HLTA supports the "Urban Rest Stop" to provide proper hygiene for Hawai`i's homeless
Upon hearing from Councilmembers Trevor Ozawa and Joey Manahan on a homeless solution in Seattle that has done wonders to combat homelessness in the state of Washington, Mufi Hannemann, HLTA's President felt it was important that HLTA as an organization be briefed on this very timely topic. "I'm always looking proactively for solutions and best practices from other areas to continue to build on the progress we've made thus far in Waikiki, and most recently on Maui, " stated Hannemann.
“As much as people need a meal, they also need a shower,” said Councilmember Joey Monahan at HLTA’s joint Government and Homelessness Committee meeting on March 15, 2016. In a presentation with Councilmember Trevor Ozawa, Councilmember Monahan introduced Urban Rest Stops: clean, safe, and welcoming facilities for homeless individuals and families to use restrooms, showers, and laundry machines free of charge.
The Urban Rest Stop, a program of the Low Income Housing Institute, has been incredibly successful in Seattle, Washington where there are currently three locations. As of 2014, the Urban Rest Stops in Seattle have provided 714,683 showers, 318,116 loads of laundry, 1,368,499 restroom visits, and serviced 36,361 unduplicated patrons. The operation costs of each facility run between $150,000 to $300,000 a year.
The statistics from the Seattle Urban Rest Stops show facilities such as this can be extremely effective. Paramount to the quantifiable data, however, is the improvement in a homeless person’s quality of life. Showers and laundry facilities, not to mention a safe place to use the restroom, are crucial amenities affecting a person’s ability to acquire jobs and maintain healthy relationships. The Urban Rest Stops promote responsibility and respect through reservation policies and rules of use. Patrons must practice daily life skills, such as making a reservation, being punctual, and cleaning up after oneself in order to use the facilities. Seattle found the patrons of the Urban Rest Stops had improved physical and mental health, and there was reduced hostility between homeless and housed persons.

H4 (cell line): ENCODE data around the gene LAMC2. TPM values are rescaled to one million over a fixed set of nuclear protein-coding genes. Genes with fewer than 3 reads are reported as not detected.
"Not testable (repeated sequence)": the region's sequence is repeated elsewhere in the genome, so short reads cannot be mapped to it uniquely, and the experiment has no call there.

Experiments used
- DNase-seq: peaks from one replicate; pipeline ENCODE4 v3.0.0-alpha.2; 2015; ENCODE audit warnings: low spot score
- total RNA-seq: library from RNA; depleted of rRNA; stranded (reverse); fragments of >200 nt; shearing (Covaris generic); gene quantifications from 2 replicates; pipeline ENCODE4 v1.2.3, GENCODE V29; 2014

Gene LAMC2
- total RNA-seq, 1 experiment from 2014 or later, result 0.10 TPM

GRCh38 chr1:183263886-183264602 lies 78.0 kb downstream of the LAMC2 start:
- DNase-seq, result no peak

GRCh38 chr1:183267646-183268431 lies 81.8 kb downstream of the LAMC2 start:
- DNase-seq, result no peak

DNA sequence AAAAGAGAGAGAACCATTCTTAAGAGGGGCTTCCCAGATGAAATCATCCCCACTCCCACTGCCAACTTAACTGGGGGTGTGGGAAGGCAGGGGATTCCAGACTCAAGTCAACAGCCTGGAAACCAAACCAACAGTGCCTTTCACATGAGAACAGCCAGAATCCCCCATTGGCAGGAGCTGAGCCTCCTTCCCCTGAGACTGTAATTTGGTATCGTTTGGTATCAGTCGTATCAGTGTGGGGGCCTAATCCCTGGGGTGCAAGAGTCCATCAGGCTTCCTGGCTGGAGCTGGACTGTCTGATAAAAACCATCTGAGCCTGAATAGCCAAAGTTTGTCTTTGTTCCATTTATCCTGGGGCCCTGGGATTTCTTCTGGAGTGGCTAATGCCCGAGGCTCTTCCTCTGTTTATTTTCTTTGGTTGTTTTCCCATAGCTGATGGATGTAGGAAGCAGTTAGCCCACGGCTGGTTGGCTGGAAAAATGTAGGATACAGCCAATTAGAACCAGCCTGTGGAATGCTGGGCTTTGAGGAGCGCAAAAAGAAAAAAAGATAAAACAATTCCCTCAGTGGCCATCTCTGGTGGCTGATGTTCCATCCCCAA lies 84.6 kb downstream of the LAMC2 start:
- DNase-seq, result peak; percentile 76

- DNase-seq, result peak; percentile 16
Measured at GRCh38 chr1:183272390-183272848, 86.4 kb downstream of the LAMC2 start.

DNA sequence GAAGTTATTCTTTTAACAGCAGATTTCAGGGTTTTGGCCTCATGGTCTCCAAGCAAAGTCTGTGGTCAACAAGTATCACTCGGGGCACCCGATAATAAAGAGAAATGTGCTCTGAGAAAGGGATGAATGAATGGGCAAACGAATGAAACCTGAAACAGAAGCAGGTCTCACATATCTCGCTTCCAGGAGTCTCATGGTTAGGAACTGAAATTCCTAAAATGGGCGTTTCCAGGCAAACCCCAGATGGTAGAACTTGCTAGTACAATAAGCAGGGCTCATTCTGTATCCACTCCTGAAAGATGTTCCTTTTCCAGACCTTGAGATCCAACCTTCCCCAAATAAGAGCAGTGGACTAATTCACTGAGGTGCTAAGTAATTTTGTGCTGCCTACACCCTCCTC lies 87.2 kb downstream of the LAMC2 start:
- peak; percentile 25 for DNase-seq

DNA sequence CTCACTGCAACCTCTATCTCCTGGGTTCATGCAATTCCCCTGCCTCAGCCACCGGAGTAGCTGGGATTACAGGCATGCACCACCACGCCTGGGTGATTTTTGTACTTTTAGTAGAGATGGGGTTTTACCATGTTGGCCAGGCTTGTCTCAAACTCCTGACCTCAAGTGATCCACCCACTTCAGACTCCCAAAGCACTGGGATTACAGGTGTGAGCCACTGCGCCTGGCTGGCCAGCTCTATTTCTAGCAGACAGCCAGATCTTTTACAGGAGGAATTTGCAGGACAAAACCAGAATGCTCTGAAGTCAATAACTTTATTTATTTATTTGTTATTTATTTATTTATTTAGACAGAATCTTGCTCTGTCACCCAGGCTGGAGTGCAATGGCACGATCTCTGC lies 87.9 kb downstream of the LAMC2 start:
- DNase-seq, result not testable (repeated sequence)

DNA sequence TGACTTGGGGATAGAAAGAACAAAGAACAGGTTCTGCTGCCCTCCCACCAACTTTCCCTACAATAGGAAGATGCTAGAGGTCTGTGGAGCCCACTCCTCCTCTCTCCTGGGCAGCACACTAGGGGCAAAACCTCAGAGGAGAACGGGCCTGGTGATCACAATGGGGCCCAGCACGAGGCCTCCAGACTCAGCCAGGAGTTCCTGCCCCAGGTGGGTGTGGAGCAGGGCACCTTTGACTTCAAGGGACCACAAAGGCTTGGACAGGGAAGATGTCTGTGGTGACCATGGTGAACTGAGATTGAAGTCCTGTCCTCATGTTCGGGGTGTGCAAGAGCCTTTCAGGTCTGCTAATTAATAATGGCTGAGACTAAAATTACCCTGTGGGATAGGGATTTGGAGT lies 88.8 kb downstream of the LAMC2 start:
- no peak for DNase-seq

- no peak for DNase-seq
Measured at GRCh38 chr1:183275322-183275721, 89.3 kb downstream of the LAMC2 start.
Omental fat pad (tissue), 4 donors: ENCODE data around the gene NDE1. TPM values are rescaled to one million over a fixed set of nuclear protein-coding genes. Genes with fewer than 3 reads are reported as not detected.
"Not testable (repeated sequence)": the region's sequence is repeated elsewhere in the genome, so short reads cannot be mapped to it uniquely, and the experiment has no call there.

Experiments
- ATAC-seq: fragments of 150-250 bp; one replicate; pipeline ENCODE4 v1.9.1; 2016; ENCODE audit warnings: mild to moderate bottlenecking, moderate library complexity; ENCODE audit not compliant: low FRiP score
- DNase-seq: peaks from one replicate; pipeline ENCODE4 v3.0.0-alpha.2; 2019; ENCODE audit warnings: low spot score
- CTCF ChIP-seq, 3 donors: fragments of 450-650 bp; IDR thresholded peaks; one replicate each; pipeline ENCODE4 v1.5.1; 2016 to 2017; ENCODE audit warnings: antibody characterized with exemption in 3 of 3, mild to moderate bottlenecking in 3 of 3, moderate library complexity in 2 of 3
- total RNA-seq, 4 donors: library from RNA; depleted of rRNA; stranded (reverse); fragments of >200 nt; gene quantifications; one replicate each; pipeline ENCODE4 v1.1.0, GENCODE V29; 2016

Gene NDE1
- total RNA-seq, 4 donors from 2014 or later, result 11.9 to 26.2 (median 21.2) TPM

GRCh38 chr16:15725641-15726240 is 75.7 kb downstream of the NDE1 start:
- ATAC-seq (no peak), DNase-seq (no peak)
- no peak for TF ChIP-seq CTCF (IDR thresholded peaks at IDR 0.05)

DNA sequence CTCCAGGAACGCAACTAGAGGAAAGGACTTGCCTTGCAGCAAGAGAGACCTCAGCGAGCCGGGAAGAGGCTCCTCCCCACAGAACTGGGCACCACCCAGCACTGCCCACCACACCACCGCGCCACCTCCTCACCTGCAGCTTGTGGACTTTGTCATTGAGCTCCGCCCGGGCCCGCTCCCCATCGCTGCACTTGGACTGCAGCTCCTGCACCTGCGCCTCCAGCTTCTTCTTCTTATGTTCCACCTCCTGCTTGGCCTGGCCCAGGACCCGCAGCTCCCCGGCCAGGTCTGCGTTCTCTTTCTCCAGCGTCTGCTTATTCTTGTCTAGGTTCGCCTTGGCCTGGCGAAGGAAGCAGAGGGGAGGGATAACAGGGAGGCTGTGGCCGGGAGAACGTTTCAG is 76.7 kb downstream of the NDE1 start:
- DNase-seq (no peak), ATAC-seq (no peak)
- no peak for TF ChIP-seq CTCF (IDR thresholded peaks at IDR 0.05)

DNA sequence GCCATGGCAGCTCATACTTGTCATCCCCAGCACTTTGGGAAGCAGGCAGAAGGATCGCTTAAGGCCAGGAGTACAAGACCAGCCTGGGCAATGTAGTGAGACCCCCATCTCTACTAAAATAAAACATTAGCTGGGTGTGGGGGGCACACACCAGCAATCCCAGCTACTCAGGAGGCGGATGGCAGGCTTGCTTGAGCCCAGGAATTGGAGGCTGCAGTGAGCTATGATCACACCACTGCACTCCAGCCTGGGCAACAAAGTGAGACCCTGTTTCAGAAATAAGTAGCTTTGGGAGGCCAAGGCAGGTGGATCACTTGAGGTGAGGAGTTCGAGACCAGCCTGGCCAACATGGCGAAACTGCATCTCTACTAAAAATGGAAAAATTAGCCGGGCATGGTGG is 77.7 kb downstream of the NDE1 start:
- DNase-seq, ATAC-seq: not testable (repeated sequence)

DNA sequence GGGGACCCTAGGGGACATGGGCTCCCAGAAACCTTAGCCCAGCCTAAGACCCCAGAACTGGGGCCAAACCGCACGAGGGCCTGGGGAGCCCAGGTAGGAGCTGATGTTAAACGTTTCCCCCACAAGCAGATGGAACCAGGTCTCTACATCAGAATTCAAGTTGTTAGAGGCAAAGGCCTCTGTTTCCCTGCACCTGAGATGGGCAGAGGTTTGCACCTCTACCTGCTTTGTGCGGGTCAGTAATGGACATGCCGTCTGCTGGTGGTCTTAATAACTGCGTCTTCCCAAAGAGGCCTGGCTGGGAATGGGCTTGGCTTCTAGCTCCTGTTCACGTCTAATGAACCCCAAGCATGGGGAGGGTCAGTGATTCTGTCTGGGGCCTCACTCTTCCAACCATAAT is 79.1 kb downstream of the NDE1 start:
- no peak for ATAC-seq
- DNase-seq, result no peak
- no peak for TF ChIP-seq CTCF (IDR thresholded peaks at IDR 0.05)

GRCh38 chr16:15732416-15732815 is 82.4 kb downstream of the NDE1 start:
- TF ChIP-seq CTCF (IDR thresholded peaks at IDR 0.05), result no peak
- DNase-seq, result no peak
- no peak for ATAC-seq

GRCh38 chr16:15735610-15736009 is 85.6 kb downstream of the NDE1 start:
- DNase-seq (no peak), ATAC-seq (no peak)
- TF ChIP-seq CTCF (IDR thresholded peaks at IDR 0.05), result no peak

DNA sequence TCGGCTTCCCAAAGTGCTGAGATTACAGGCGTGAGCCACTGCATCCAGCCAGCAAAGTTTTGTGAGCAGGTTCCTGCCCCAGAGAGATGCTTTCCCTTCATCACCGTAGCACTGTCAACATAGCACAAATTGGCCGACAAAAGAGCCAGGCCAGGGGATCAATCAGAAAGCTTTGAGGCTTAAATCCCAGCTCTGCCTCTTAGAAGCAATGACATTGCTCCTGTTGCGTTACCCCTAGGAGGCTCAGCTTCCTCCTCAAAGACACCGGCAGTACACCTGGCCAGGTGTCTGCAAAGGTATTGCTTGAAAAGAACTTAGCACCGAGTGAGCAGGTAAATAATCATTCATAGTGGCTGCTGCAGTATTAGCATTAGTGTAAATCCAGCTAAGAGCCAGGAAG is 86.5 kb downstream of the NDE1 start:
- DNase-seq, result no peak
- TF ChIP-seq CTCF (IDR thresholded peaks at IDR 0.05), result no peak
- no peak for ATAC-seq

In addition to improving the individual’s quality of life, Urban Rest Stops will also benefit communities and tourists. With a clean and dignified place to shower or use the restroom, homeless individuals will be less likely to trespass onto hotel or residential property to use restrooms or hoses. Shared community spaces such as buses, parks, beaches, and public walkways will be cleaner and more attractive. “A clean community is a healthy community,” said Councilmember Ozawa.
In Honolulu, an Urban Rest Stop could serve well in various areas, particularly Chinatown, Kaka`ako, North Shore, and Waikiki. “We only need one to start the fire,” said City Council Chairperson Ernest Martin. Hawai`i’s large-scale problem of homelessness will require innovative and diverse initiatives to be solved. While providing the infrastructure for good hygiene won’t be a comprehensive solution, it will be a good place to start. The Hawai`i Lodging & Tourism Association is a strong advocate for addressing homelessness concerns, and supports the development of Urban Rest Stops in Hawai`i.
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